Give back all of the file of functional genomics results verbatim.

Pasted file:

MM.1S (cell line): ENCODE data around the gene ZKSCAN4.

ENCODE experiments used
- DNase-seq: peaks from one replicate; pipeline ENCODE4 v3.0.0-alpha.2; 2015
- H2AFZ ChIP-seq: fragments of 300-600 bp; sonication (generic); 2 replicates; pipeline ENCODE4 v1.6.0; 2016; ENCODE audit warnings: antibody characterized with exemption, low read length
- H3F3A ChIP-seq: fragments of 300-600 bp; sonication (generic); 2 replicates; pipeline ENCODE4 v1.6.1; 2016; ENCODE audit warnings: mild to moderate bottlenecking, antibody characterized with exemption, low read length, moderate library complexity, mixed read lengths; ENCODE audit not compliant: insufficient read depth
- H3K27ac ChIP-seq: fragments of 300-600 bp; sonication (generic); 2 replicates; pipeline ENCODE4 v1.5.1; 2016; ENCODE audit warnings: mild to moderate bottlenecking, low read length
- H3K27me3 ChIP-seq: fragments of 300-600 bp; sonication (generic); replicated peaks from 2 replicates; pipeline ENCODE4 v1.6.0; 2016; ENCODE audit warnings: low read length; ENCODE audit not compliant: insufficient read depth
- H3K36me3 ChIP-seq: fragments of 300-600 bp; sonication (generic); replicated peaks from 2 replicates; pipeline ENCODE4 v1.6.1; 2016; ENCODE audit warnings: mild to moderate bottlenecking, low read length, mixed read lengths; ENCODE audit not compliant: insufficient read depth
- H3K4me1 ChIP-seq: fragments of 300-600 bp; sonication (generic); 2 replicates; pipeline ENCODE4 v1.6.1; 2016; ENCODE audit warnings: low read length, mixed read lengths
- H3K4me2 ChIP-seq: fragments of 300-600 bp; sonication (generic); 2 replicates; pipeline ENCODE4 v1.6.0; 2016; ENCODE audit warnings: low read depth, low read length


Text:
MM.1S (cell line): ENCODE data around the gene ZKSCAN4.

ENCODE experiments used
- DNase-seq: peaks from one replicate; pipeline ENCODE4 v3.0.0-alpha.2; 2015
- H2AFZ ChIP-seq: fragments of 300-600 bp; sonication (generic); 2 replicates; pipeline ENCODE4 v1.6.0; 2016; ENCODE audit warnings: antibody characterized with exemption, low read length
- H3F3A ChIP-seq: fragments of 300-600 bp; sonication (generic); 2 replicates; pipeline ENCODE4 v1.6.1; 2016; ENCODE audit warnings: mild to moderate bottlenecking, antibody characterized with exemption, low read length, moderate library complexity, mixed read lengths; ENCODE audit not compliant: insufficient read depth
- H3K27ac ChIP-seq: fragments of 300-600 bp; sonication (generic); 2 replicates; pipeline ENCODE4 v1.5.1; 2016; ENCODE audit warnings: mild to moderate bottlenecking, low read length
- H3K27me3 ChIP-seq: fragments of 300-600 bp; sonication (generic); replicated peaks from 2 replicates; pipeline ENCODE4 v1.6.0; 2016; ENCODE audit warnings: low read length; ENCODE audit not compliant: insufficient read depth
- H3K36me3 ChIP-seq: fragments of 300-600 bp; sonication (generic); replicated peaks from 2 replicates; pipeline ENCODE4 v1.6.1; 2016; ENCODE audit warnings: mild to moderate bottlenecking, low read length, mixed read lengths; ENCODE audit not compliant: insufficient read depth
- H3K4me1 ChIP-seq: fragments of 300-600 bp; sonication (generic); 2 replicates; pipeline ENCODE4 v1.6.1; 2016; ENCODE audit warnings: low read length, mixed read lengths
- H3K4me2 ChIP-seq: fragments of 300-600 bp; sonication (generic); 2 replicates; pipeline ENCODE4 v1.6.0; 2016; ENCODE audit warnings: low read depth, low read length